Memes, Slang, and Involution: The Story of China’s Most Notorious Bike Thief
When the average convict gets released from prison, they would normally expect a challenging phase of reintegration into society and search for employment. But for one low-key bike thief, the day of his prison-release saw crowds of talent-agency recruiters waiting at the gates.
Zhou Liqi, aka ‘Qie Guevara‘ is not a name many may be familiar with. The small-town man grew up in an impoverished city in the southern Guangxi Zhuang Autonomous Region, where his youth was spent struggling to earn money through unlawful means. But what distinguished Zhou from most other low-level criminals, was his extreme stance on labor and conventional employment. It was his attitude that would eventually put Zhou under the spotlight of social media.
THREAD on bike burglar Zhou Liqi — aka Qie Guevara to his fans — who was released from prison last week and immediately courted by online agents hoping to turn him into the next big social media influencer. (In predictably iconoclastic fashion, he refused them all.) 1/ pic.twitter.com/oQY7jwRJsh— David Paulk 波大卫 (@davidpaulk) April 21, 2020
Zhou’s first public appearance was on Chinese video-sharing site Bilibili back in 2012, where he was shown being interrogated at a police detention center after an arrest made by local police. Zhou was convicted of stealing electric bikes – his ‘specialty’. The interrogation video, which went viral later in 2016 and has since drawn more than 270 million views, showed the rebellious man expressing no remorse for his actions, and justifying them by passing critique on modern capitalist ideals.
“I’ll never work for anyone,” Zhou passionately claimed, seemingly unbothered by his hand chained to the bars of the interrogation room window. “I have my hands and feet, but I won’t do labor, and I won’t do business,” he continues, “In my entire life I’ll never do it…” Those brief few moments of his appearance, ended up gaining him an enormous following and appraisal. The viral video resonated strangely well with young crowds across the country, who found truth in Zhou’s harsh judgement of society.
Little did Zhou know that while he was serving his (initial) one-year sentence, there was a crowd of fans building up, enough to follow up on his release. Due to his rugged bearded appearance, and his ideological motives resonant with those of the Cuban revolutionary leader, Zhou came to be known as “Qie Guevara” (窃格瓦拉) by his followers (qie means ‘to steal’ in Chinese), and thus he became a twisted online “spiritual leader”, and the subject of countless internet memes.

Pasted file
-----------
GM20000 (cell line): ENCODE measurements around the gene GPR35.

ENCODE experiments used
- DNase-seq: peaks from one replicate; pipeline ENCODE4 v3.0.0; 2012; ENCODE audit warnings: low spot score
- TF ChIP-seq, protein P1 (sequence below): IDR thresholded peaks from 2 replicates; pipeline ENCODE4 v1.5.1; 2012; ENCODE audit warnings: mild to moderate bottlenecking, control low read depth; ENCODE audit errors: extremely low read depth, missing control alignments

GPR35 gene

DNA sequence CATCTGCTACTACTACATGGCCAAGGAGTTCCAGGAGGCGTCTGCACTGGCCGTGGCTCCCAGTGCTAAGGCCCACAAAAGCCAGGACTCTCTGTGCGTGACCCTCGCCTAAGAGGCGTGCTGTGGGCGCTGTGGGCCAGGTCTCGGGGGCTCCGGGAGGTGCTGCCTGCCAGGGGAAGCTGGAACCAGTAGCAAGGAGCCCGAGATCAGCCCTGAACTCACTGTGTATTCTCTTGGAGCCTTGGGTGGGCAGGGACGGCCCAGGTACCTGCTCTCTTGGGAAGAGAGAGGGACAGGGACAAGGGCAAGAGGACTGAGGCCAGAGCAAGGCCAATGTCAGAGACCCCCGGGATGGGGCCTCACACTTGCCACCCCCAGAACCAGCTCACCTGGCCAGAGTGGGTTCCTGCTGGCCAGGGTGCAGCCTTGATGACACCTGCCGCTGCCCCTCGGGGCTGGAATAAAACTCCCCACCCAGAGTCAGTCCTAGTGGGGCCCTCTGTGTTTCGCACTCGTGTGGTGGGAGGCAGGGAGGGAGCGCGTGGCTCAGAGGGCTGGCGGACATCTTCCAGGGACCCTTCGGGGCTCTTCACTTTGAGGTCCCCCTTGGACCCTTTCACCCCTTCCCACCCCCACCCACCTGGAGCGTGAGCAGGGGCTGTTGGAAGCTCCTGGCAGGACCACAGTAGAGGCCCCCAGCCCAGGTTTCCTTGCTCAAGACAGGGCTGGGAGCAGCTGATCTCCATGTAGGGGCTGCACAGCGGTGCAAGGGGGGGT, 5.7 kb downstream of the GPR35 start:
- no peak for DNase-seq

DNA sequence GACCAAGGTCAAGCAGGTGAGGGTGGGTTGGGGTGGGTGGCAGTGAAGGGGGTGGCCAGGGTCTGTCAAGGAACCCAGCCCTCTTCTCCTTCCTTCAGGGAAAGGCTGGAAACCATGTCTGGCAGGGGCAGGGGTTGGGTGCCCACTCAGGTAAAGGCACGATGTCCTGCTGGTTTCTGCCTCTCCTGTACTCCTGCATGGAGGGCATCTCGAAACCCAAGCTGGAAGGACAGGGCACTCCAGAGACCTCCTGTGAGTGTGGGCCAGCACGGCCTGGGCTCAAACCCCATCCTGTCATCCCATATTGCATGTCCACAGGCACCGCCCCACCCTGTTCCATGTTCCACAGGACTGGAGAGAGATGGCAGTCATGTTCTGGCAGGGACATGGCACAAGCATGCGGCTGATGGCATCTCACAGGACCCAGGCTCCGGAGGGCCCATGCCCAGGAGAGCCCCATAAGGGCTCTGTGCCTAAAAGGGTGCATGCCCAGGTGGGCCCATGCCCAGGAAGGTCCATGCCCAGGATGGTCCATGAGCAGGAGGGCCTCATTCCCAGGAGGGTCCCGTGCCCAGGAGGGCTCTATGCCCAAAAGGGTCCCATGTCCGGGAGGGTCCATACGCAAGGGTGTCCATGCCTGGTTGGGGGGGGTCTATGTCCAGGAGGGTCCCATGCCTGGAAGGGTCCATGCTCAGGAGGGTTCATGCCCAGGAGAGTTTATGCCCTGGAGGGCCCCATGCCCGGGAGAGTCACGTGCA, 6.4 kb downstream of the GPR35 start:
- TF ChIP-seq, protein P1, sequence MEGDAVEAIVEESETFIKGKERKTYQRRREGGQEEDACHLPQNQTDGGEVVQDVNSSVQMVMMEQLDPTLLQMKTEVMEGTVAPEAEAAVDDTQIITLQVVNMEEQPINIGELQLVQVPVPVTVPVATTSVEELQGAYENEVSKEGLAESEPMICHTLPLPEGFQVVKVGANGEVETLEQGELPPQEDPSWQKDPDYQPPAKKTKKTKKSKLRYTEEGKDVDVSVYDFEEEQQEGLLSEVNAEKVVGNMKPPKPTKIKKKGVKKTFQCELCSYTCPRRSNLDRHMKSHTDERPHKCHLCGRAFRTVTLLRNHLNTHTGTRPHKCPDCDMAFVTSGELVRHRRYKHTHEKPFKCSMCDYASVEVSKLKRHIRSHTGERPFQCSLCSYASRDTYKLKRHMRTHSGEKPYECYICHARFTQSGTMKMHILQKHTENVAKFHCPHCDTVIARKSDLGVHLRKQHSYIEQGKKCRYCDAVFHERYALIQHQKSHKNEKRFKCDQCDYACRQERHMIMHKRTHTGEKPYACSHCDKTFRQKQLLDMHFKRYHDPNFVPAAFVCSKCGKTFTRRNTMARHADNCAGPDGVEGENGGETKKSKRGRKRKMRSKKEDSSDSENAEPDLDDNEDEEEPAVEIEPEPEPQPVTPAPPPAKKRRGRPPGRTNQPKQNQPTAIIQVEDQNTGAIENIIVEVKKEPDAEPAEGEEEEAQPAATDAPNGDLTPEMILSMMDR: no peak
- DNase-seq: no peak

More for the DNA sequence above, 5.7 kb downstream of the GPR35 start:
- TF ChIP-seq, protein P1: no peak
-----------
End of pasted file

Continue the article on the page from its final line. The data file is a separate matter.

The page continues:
“The leader’s calling has shaken the exploitative nature of capitalism over the proletariat,” read a user post on Chinese Q&A platform Zhihu, with ‘leader’ referring of course to the misfit antihero. “Why do we want to contribute to capitalism? Screw it!” concludes the enormously upvoted post.
Uprise of Societal Dissent
Following his initial release from prison, it didn’t take long for Zhou to revisit his old criminal ways, and he was met with a couple more arrests for the same crimes, eventually leading up to his latest arrest of electric bikes in 2016, from which he was released in April of this year. Online chants such as “Stand up, everyone! Leader is back!” were seen flooding forums on the Chinese web.
With each release and re-arrest, Zhou’s cult-like following only grew larger, perhaps because many found humor in the sequence of events, or perhaps because many others recognized his authenticity of practicing what he preached. As can be expected in the strange digital age of today, any individual with a large enough fanbase, regardless of the means of achieving it, can expect attention from the star-hungry social-media industry.
Image Credit Weibo @吃西瓜的PS君
Online media agencies quickly built up dreams of turning the ragged man into an online live streaming celebrity, and so, turned up on the day of his release with ready-made contracts, some as high as 2 million RMB ($304,000 USD).
More than 30 companies have contacted his family in hopes of convincing Zhou to join the online live-streaming frenzy. Zhou, however, staying true to his ideals, rejected the lot, once again voicing his abhorrence of normative capitalist means of earning a living. In an interview with Red Star News, Zhou responded: “I’ve said it before: I won’t work for anyone. Signing a contract means I would become their employee”. Zhou then went on to express his dream of becoming a farmer; an occupation that is fulfilling in that no freedom is being taken away.